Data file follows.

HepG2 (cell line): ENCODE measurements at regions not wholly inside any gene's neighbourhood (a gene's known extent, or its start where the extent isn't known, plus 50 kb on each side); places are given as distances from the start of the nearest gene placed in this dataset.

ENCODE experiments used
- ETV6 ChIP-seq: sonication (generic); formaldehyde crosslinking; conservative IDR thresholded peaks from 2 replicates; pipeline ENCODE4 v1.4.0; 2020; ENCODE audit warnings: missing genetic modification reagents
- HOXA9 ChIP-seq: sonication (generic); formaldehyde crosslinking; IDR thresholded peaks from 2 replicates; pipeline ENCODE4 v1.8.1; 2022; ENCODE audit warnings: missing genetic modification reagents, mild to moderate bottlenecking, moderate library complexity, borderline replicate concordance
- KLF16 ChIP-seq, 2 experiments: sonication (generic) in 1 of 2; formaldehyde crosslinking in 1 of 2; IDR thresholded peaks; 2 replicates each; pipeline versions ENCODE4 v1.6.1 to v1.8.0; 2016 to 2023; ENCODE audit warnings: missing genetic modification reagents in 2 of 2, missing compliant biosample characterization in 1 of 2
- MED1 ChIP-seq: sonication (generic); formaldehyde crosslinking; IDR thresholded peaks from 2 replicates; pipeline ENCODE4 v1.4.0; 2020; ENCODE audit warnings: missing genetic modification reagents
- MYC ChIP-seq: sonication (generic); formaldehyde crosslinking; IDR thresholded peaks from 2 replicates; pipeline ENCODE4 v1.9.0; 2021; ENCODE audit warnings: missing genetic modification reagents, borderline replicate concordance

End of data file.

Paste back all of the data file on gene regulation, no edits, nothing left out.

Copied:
HepG2 (cell line): ENCODE measurements at regions not wholly inside any gene's neighbourhood (a gene's known extent, or its start where the extent isn't known, plus 50 kb on each side); places are given as distances from the start of the nearest gene placed in this dataset.

ENCODE experiments used
- ETV6 ChIP-seq: sonication (generic); formaldehyde crosslinking; conservative IDR thresholded peaks from 2 replicates; pipeline ENCODE4 v1.4.0; 2020; ENCODE audit warnings: missing genetic modification reagents
- HOXA9 ChIP-seq: sonication (generic); formaldehyde crosslinking; IDR thresholded peaks from 2 replicates; pipeline ENCODE4 v1.8.1; 2022; ENCODE audit warnings: missing genetic modification reagents, mild to moderate bottlenecking, moderate library complexity, borderline replicate concordance
- KLF16 ChIP-seq, 2 experiments: sonication (generic) in 1 of 2; formaldehyde crosslinking in 1 of 2; IDR thresholded peaks; 2 replicates each; pipeline versions ENCODE4 v1.6.1 to v1.8.0; 2016 to 2023; ENCODE audit warnings: missing genetic modification reagents in 2 of 2, missing compliant biosample characterization in 1 of 2
- MED1 ChIP-seq: sonication (generic); formaldehyde crosslinking; IDR thresholded peaks from 2 replicates; pipeline ENCODE4 v1.4.0; 2020; ENCODE audit warnings: missing genetic modification reagents
- MYC ChIP-seq: sonication (generic); formaldehyde crosslinking; IDR thresholded peaks from 2 replicates; pipeline ENCODE4 v1.9.0; 2021; ENCODE audit warnings: missing genetic modification reagents, borderline replicate concordance